• Dividends arising under specific avoidance provisions (s CD 11); and
    • Shares are disposed of in substitution of a dividend (that is dividend stripping arrangements) (s GB 1);
    • Where the company employs a relative of a director or shareholder to provide services, and the income payable to the relative is excessive (s GB 23); and
    • Where a close company provides remuneration for services to a shareholder, director, or relative of a shareholder or director who is not an adult employed substantially full-time in the business who participates in the management or administration of the company, and the Commissioner considers the remuneration is excessive (s GB 25).
  • Providing non-cash dividends to shareholders (s CD 20).

Inland Revenue points of some key exclusions that are likely to apply in the context of small and medium sized enterprises. Namely, the exclusion for a transfer of value that is treated as a fringe benefit (s CD 32), non-taxable bonus issues (s CD 29), a flat owning company making residential property available to a person (s CD 31).

Further, as previously mentioned if a non-cash transfer is made because of an employment relationship it will not be a dividend and is subject to the employment income and/or fringe benefit rules instead.

Section CD 38 of the Act provides that the formula for a dividend is: 

Value from company – value from person

In both cases the value is the market value of the money or money’s worth provided by each party. A common transfer for small and medium sized enterprises is “making property available”.

With regards to making property available the interpretation statement states that the Commissioner’s view is that by allowing a shareholder to use a property that the company owns, the company is providing the shareholder with a right to use that property which is a chose and action and not a service. Services are excluded from being a transfer of value under s CD 5(3) but a chose in action is not. Generally, the value of dividend should be calculated using the fringe benefit tax rules (e.g. the value that would ordinarily be charged to customers).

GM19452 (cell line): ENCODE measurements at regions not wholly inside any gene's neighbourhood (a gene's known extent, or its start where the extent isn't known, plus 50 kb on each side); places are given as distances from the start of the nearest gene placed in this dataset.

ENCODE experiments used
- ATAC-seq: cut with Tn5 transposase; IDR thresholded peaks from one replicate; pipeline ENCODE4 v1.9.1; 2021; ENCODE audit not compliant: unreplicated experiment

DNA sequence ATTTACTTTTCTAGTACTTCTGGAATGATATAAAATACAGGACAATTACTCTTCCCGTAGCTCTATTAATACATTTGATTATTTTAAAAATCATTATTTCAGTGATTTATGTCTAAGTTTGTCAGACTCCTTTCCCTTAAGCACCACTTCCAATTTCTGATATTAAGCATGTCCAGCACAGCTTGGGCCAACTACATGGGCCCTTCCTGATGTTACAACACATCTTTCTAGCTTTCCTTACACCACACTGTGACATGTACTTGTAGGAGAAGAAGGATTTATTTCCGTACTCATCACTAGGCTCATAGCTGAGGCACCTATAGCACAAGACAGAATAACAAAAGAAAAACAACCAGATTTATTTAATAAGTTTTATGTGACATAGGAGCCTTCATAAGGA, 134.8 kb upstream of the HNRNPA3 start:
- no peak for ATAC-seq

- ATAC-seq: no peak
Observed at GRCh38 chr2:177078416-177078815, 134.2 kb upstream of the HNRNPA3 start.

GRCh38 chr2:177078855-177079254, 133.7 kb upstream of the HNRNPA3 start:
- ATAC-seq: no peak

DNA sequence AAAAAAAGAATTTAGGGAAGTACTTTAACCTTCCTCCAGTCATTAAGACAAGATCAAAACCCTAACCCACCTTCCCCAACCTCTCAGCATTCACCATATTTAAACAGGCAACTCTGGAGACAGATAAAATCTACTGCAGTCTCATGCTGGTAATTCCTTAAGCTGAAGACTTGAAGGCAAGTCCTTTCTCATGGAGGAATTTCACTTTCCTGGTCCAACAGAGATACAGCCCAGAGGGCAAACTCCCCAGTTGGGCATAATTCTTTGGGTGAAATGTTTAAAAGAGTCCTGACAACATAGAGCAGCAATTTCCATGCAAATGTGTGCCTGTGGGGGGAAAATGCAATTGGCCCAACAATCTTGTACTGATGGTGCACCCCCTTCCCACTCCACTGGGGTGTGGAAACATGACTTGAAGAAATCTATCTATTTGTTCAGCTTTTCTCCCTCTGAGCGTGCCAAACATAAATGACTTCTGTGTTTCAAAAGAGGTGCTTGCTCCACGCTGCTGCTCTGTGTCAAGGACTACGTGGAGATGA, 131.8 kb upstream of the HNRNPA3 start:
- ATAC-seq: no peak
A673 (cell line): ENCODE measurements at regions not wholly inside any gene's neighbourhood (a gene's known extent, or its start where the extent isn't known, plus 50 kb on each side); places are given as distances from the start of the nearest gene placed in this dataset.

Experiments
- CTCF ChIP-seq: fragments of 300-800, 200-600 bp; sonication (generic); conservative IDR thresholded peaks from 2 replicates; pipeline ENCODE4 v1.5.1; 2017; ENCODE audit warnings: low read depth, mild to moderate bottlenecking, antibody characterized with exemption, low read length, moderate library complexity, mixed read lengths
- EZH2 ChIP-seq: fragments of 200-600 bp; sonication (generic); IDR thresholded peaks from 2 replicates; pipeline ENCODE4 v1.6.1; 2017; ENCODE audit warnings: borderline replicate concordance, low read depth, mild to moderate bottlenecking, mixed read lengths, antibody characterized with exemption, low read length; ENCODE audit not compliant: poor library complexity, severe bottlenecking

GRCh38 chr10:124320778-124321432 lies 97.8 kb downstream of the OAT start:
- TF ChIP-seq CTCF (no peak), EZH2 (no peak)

Where the property is a loan, the amount of the dividend is generally the difference between a market rate of interest (“benchmark rate”, often using the prescribed rate of interest for fringe benefit tax purposes) and the actual amount of interest on the loan.

One special rule for loans is that an amount repaid during the tax year is treated as having been applied in repayment on the later of the start of the company’s tax year or the day the loan was made if the amount is repaid by applying salary, wages, extra pay dividends or interest payable by the company to the borrower.

One of the risks of not spotting potential non-cash dividends before they arise is that an ordinary company cannot attach imputation credits retrospectively to a non-cash dividend. The operation of the benchmark dividend rules means that if the non-cash dividend is the first dividend of the year and no imputation credits were attached then for all subsequent dividends there must also be no imputation credits attached. If an unimputed non-cash dividend is paid after the first benchmark dividend of the year, there will be a deemed debit to the imputation credit account despite the shareholder not receiving the credits. While the benchmark dividends rules can be overridden this can’t be done retrospectively, so it creates an administrative hurdle that can be easily avoided by being aware of the non-cash dividend rules.

In summary IS 21/05 – Non-cash dividends is a good restating on the rules regarding non-cash dividends. Whilst the statement does not provide anything ground-breaking in its interpretation of the rules, it is effective in showing when the types of non-cash transactions that small and medium sized enterprises enter into should be treated as dividends for tax purposes.

Please contact your local Deloitte advisor if you have any queries.

February 2022 Tax Alerts